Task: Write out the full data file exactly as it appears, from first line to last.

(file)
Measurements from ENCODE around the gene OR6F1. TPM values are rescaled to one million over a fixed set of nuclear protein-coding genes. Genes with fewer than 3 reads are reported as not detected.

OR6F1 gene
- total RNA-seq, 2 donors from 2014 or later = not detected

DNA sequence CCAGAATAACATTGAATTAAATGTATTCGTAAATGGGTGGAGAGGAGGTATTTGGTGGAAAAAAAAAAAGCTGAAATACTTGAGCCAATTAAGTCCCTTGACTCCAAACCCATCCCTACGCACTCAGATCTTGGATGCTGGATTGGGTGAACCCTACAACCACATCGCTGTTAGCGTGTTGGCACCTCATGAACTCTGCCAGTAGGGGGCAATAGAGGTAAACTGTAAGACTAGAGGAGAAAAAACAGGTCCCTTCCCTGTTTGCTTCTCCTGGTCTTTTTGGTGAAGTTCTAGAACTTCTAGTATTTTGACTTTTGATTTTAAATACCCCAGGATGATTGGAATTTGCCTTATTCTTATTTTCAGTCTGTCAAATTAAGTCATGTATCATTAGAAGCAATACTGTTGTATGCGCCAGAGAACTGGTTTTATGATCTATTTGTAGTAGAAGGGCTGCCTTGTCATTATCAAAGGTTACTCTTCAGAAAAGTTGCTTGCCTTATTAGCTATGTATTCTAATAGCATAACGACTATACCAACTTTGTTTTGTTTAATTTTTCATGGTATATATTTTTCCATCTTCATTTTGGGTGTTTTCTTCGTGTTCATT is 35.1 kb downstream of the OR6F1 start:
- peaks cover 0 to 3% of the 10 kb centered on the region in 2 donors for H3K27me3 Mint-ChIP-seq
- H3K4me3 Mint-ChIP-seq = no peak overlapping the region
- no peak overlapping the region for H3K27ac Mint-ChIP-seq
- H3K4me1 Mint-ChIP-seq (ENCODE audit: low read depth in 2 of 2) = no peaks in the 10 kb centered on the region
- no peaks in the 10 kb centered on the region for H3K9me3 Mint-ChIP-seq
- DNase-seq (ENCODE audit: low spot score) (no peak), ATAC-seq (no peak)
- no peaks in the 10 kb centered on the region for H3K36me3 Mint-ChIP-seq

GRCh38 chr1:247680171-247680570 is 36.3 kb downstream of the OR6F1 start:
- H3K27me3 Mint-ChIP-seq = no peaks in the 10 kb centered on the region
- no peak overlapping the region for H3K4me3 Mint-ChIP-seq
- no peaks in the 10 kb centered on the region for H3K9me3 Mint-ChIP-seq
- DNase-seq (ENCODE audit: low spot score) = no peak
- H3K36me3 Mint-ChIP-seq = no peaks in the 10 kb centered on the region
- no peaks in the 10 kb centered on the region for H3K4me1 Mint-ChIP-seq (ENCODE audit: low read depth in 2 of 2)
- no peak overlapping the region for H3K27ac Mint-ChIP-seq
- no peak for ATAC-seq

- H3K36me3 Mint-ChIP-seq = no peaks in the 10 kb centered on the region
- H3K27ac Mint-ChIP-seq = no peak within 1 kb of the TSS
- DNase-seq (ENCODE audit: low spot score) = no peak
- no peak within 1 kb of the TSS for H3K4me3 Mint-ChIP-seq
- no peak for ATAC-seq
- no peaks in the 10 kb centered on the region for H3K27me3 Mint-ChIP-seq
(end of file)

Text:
Measurements from ENCODE around the gene OR6F1. TPM values are rescaled to one million over a fixed set of nuclear protein-coding genes. Genes with fewer than 3 reads are reported as not detected.

OR6F1 gene
- total RNA-seq, 2 donors from 2014 or later = not detected

DNA sequence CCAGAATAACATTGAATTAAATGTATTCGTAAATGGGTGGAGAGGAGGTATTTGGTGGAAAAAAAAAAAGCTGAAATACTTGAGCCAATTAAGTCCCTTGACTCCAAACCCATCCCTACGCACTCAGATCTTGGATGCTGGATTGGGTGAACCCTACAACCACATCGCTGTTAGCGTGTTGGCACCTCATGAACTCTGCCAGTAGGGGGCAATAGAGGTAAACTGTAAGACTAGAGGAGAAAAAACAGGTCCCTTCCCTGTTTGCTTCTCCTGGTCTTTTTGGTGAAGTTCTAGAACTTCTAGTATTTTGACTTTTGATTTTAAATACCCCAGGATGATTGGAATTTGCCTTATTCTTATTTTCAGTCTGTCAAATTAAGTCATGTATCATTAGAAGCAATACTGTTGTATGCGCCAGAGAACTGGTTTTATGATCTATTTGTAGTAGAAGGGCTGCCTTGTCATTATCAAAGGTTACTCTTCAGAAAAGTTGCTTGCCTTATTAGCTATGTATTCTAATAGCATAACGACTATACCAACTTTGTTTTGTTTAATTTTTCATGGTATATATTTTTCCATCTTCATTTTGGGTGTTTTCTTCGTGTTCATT is 35.1 kb downstream of the OR6F1 start:
- peaks cover 0 to 3% of the 10 kb centered on the region in 2 donors for H3K27me3 Mint-ChIP-seq
- H3K4me3 Mint-ChIP-seq = no peak overlapping the region
- no peak overlapping the region for H3K27ac Mint-ChIP-seq
- H3K4me1 Mint-ChIP-seq (ENCODE audit: low read depth in 2 of 2) = no peaks in the 10 kb centered on the region
- no peaks in the 10 kb centered on the region for H3K9me3 Mint-ChIP-seq
- DNase-seq (ENCODE audit: low spot score) (no peak), ATAC-seq (no peak)
- no peaks in the 10 kb centered on the region for H3K36me3 Mint-ChIP-seq

GRCh38 chr1:247680171-247680570 is 36.3 kb downstream of the OR6F1 start:
- H3K27me3 Mint-ChIP-seq = no peaks in the 10 kb centered on the region
- no peak overlapping the region for H3K4me3 Mint-ChIP-seq
- no peaks in the 10 kb centered on the region for H3K9me3 Mint-ChIP-seq
- DNase-seq (ENCODE audit: low spot score) = no peak
- H3K36me3 Mint-ChIP-seq = no peaks in the 10 kb centered on the region
- no peaks in the 10 kb centered on the region for H3K4me1 Mint-ChIP-seq (ENCODE audit: low read depth in 2 of 2)
- no peak overlapping the region for H3K27ac Mint-ChIP-seq
- no peak for ATAC-seq

- H3K36me3 Mint-ChIP-seq = no peaks in the 10 kb centered on the region
- H3K27ac Mint-ChIP-seq = no peak within 1 kb of the TSS
- DNase-seq (ENCODE audit: low spot score) = no peak
- no peak within 1 kb of the TSS for H3K4me3 Mint-ChIP-seq
- no peak for ATAC-seq
- no peaks in the 10 kb centered on the region for H3K27me3 Mint-ChIP-seq